CONDITIONAL WELFARE: A COMPARATIVE STUDY OF COMPULSORY INCOME MANAGEMENT POLICIES IN AUSTRALIA AND NEW ZEALAND

(2018–2021) ARC Discovery Project

PROJECT OVERVIEW

Income management quarantines a portion of social security payments, placing these funds in a special account that can only be used to pay for essentials such as food and bills, and cannot be used to purchase alcohol or tobacco. Compulsory income management was first introduced to Australia - and, indeed, the world - in 2007 as part of the Northern Territory Emergency Response (‘the intervention’), and has been through several incarnations in the decade since. A comparable policy - ‘money management’ - was introduced to New Zealand in 2012.

This project is the first large independent study of compulsory income management in Australia and New Zealand. It investigates how income management has developed as a policy, how it is being implemented by service providers, and how it affects the lives, choices and autonomy of benefit recipients.

More information on the project website.

RESEARCH TEAM

  • Professor Greg Marston, University of Queensland (Lead Chief Investigator)

  • Associate Professor Phillip Mendes, Monash University (Chief Investigator)

  • Associate Professor Louise Humpage, University of Auckland (Chief Investigator)

  • Dr Shelley Bielefeld, Griffith University (Chief Investigator)

  • Dr Michelle Peterie, University of Queensland (Postdoctoral Research Fellow)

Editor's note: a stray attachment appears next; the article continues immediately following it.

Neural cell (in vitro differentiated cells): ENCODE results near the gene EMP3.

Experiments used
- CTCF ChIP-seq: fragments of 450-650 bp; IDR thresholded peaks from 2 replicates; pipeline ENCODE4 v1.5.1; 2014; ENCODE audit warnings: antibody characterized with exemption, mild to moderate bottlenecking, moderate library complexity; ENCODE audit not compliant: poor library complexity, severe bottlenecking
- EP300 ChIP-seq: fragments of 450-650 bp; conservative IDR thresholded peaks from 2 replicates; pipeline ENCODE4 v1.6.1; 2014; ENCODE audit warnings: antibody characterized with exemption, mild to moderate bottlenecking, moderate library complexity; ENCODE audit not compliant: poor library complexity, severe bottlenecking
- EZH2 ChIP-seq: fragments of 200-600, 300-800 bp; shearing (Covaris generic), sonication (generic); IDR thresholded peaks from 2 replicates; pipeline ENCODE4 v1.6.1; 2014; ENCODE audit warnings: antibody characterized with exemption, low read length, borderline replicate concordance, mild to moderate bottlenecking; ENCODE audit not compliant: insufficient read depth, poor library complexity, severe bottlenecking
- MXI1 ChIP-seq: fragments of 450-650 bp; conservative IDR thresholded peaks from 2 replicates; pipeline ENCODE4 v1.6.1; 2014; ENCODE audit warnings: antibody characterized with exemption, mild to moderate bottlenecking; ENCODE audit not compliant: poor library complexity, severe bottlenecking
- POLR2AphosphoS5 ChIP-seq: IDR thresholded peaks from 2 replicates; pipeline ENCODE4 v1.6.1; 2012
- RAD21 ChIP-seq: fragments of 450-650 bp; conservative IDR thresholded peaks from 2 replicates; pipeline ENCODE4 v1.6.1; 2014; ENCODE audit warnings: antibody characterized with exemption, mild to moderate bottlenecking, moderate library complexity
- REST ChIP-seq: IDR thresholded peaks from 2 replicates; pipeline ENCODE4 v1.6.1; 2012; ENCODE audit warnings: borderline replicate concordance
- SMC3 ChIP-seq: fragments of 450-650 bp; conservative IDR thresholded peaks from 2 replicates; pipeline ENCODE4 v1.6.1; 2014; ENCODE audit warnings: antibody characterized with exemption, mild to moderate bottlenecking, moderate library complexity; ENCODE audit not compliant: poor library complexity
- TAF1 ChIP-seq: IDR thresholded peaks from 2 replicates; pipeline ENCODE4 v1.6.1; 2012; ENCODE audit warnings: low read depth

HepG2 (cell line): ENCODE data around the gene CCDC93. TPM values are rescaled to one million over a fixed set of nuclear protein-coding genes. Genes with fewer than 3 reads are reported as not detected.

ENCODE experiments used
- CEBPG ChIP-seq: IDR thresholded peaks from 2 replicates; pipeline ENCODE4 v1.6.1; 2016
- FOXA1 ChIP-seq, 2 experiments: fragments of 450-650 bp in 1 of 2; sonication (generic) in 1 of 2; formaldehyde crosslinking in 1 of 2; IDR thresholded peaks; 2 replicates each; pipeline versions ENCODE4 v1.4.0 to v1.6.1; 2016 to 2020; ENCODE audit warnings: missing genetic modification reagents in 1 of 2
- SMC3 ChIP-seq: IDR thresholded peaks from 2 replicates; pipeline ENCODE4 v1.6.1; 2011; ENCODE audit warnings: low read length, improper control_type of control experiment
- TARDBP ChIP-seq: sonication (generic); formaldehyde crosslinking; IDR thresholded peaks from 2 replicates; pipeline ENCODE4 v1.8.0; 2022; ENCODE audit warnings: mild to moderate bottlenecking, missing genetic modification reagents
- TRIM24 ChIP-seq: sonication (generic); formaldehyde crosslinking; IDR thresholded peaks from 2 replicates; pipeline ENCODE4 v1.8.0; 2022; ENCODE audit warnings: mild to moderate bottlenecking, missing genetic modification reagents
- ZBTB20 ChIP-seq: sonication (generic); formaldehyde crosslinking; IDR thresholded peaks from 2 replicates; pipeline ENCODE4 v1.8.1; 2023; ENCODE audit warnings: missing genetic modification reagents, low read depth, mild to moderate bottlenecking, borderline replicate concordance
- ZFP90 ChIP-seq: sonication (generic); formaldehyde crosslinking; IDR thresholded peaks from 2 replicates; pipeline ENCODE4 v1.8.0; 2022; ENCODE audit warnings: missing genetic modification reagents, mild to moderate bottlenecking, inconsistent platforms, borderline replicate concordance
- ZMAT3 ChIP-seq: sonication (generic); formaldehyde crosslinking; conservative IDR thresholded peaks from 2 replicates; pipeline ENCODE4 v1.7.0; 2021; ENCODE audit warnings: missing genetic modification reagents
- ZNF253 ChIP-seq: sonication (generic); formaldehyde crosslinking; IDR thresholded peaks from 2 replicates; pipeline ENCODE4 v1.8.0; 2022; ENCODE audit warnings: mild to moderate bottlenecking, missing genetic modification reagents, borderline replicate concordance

• Dr Zoe Staines, University of Queensland (Postdoctoral Research Fellow)

  • Mr Steven Roche, Monash University (Research Assistant)

WHO YOU KNOW OR WHERE YOU GO? THE ROLE OF FORMAL AND INFORMAL NETWORKS IN FINDING EMPLOYMENT AND MAINTAINING WELLBEING

(2015-2018) ARC Linkage Project

PROJECT OVERVIEW

Recent empirical studies have demonstrated that informal social networks improve well-being and labour market outcomes for the unemployed in Europe. However, no comparable Australian study has been conducted and there is little research on the role of the 'formal' networks represented by employment services programs in Australia or overseas.

This project explores unemployed people's formal and informal networks and the impact of those networks on employment status and wellbeing.

The research will inform unemployment policy design and service delivery by providing a greater understanding of the role that social networks play in finding jobs and surviving unemployment.

RESEARCH TEAM

  • Associate Professor Gaby Ramia, University of Sydney (Lead Chief Investigator)

  • Professor Greg Marston, University of Queensland (Chief Investigator)

  • Dr Roger Patulny, University of Wollongong (Chief Investigator)

  • Dr Michelle Peterie, University of Queensland (Postdoctoral Research Fellow)

  • Ms Kirsten Ibbotson, CoAct (Industry Representative)